Mathematical Card Tricks

3. Subtraction is addictive

Consider a trick where the victim decides on a secret number, while your back is turned, counts off that many cards face down and looks at the last one, then replaces the dealt off cards on the top of the deck. You take the deck back, ask what the secret number was, count off that many, turning over the last card to reveal that it is not, the chosen one. ``Sorry,'' you say, again placing the dealt cards of top, ``I forgot to say `Abracadabra'.'' You deal off the secret number one final time, to find the chosen card is the last one. Not too impressive, eh? It's the old double transposition trick, which is about as profound as the fact that -(-s) = s, for all s -- known or not . But it will fool a naive audience, and suitably dressed up, the main idea forms the basis of many card tricks. The following location and prediction trick is a superb example, which never fails to impress. Forgive the old-fashioned title, we're still working on building that bridge!

Twentieth Century Mind Reading

Effect: The victim hides an unknown number of cards taken from a full deck, and uses that number to determine (but not remove) one card from the remainder. Taking the deck back, you claim that you'll be able to feel the selected card. However, after running more than half of the deck face down from hand to hand, you admit defeat and resort to mind reading. To the amazement of all present, yourself included, it works! This trick may be repeated, but only for an audience with a lot of patience...

Method: The performance is conveniently broken into four stages:

Typically, if you can distract the audience at the right moment, nobody has any idea that you ever peeked at a card. In fact, later on, as people try to analyze the trick, they usually swear that you could not have seen a single card (resist the temptation to shatter their illusions!). Also, few people realize that it is possible to locate their card without knowing the secret number (BTW, you still, don't know it!). Ask for the hidden cards back before you forget, and count them when nobody is looking in case somebody later says accusingly ``But you never told us how many cards were hidden!''

Mathematics: Suppose that n cards are hidden at the outset. Then the chosen card is at position n in the packet of 20 counted off the deck of 52 - n cards. The remaining 52 - n - 20 = 32 - n cards are then split into two packets, one of size m (in response to the audience's suggestion), the other necessarily of size 32 - n - m. The packet of 20 is placed on top of the packet of m, and the remaining 32 - n - m are dropped on top of these. This puts the chosen card at position (32 - n - m) + n = 32 - m from the top, and since you know m, all is well! Noting that 52 - (20 + m) = 32 - m, you can simply start counting at (20 + m) + 1 until you reach 52 to find the chosen card.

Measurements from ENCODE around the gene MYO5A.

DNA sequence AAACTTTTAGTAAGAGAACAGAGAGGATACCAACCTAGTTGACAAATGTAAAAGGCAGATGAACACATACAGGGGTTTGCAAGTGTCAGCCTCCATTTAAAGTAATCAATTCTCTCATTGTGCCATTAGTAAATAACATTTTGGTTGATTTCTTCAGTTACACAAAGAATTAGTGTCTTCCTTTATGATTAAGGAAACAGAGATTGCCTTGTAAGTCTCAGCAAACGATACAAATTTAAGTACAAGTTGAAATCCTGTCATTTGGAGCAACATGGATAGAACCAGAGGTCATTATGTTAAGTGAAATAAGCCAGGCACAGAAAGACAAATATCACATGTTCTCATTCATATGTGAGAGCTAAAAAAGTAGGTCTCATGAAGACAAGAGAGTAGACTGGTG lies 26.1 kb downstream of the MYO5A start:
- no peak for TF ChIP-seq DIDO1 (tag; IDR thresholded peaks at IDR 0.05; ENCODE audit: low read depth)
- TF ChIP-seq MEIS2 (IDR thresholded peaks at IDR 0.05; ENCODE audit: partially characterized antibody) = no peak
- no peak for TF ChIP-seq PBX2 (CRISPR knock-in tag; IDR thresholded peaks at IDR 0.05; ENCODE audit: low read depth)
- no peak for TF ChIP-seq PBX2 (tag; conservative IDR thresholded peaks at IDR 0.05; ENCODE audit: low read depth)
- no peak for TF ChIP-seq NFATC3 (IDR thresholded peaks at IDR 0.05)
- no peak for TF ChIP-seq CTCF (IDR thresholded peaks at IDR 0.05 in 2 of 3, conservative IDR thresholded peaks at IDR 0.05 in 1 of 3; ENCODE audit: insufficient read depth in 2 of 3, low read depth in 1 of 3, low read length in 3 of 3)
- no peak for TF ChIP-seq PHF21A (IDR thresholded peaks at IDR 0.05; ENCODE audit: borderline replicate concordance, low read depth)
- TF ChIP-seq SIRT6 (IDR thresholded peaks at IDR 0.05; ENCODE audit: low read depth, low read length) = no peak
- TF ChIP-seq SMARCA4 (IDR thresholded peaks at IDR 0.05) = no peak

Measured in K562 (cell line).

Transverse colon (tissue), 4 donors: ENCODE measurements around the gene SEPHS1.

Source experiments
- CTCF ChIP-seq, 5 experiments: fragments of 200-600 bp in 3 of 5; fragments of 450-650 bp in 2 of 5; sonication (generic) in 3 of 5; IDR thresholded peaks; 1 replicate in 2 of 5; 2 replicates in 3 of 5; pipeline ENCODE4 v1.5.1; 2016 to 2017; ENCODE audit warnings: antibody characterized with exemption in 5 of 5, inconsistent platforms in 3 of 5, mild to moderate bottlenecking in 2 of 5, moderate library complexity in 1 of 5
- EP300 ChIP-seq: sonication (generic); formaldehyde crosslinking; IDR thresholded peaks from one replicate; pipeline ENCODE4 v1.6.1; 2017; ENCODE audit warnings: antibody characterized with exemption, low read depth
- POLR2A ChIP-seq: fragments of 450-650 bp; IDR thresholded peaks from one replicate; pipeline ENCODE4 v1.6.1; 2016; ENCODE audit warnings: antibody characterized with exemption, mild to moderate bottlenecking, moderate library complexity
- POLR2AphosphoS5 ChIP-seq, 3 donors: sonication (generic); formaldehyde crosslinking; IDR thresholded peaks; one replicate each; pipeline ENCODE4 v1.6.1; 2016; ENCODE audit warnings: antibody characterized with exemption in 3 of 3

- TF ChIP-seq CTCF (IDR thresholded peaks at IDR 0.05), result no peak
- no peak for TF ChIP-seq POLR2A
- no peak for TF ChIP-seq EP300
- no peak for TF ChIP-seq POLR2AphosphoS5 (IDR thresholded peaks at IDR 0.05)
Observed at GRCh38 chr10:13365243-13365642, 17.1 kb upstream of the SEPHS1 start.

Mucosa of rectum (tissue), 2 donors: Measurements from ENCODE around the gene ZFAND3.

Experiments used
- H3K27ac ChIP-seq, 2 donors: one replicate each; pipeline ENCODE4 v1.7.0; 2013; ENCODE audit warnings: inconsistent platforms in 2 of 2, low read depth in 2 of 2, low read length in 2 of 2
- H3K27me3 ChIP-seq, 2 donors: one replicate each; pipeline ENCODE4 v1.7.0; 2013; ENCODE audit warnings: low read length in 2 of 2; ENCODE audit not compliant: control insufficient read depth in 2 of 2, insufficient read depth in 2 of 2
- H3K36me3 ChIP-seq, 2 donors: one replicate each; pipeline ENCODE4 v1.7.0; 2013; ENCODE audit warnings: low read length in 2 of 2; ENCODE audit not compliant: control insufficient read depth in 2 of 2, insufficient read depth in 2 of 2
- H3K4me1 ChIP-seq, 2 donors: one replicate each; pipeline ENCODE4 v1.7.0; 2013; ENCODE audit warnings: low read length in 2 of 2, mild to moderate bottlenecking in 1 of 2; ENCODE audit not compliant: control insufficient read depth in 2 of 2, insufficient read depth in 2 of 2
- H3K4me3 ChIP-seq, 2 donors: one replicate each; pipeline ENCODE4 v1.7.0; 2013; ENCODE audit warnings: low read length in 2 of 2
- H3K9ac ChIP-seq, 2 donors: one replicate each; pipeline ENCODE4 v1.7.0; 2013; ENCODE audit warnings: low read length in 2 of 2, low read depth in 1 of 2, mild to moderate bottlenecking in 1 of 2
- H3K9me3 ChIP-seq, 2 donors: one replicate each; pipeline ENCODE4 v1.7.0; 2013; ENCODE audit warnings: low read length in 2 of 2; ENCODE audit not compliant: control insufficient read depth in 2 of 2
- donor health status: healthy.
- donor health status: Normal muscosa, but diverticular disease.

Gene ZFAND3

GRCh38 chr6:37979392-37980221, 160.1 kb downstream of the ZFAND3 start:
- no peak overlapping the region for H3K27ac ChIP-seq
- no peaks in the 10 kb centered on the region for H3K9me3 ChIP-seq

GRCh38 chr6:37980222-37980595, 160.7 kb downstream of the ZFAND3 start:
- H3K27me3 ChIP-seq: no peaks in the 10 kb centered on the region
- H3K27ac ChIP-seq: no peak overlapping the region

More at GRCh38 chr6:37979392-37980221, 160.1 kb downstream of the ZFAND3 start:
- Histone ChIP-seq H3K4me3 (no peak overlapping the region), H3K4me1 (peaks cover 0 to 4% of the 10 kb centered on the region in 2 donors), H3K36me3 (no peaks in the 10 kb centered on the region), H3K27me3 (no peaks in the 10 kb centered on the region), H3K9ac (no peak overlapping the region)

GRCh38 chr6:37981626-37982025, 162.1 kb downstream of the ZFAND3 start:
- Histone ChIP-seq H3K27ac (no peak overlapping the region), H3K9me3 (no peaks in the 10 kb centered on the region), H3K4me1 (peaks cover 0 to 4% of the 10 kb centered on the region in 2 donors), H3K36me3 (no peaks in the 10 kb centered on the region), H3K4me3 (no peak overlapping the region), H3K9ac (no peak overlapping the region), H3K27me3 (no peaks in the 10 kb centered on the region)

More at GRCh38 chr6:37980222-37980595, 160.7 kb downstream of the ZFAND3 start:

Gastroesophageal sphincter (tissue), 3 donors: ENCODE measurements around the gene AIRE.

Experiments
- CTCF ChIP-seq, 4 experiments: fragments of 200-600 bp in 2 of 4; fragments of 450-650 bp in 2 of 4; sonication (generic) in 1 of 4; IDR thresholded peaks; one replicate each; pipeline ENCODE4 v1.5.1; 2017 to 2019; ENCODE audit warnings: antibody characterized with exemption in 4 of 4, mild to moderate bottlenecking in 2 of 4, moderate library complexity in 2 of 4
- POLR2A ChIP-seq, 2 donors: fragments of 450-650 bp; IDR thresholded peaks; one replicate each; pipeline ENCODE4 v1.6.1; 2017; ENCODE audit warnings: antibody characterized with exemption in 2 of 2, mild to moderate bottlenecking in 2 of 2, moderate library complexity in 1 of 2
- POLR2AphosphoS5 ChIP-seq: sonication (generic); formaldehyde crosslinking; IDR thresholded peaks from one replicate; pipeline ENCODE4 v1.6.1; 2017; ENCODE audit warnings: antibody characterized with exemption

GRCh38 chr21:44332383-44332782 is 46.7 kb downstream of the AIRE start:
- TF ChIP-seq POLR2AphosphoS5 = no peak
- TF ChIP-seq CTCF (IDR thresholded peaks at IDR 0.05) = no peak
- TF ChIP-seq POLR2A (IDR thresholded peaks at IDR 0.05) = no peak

Source: This is adapted from a trick of the same name in a delightful but long out-of-print book we stumbled upon at a used bookstore in Providence, RI, during MAA Mathfest '99. It's Card Tricks Anyone Can Do (Castle Books, 1968) -- subtitled ``A Mathematical Approach to Card Magic'' on the cover page -- by Temple Patton. In the version in that book, the performer never touches the cards at all. The basic principle is of course older, as Steve Beam observes: "It is very closely related to Ed Marlo's Automatic Placement from Issue #329 of The New Phoenix published in 1955. However, Norm Houghton has also been credited with the placement - but I'm not sure how far back that goes."

Bonus points: You can start the trick by asking for somebody to call out a number between 15 and 25, and work with that many cards later, instead of 20, adjusting the counting to reflect the chosen number. This gives the illusion of less control on your part. Anyway you cut it, you are going to count out an entire deck when all is said and done, so try to divide that task up into more or less equal installments to made the process less painful for the audience. Also, other endings suggest themselves, in place of the bogus ``feeling'' or ``mind reading.'' You could dream up a long phrase to spell out to get to the chosen card, if you can do that kind of thing in your head in a hurry, or bring the card to the top of the deck and then keep it there through a few riffle shuffles, before finally producing it from behind your back (or behind somebody's ear if you can palm a card!).

@ Copyright 2000, American Mathematical Society.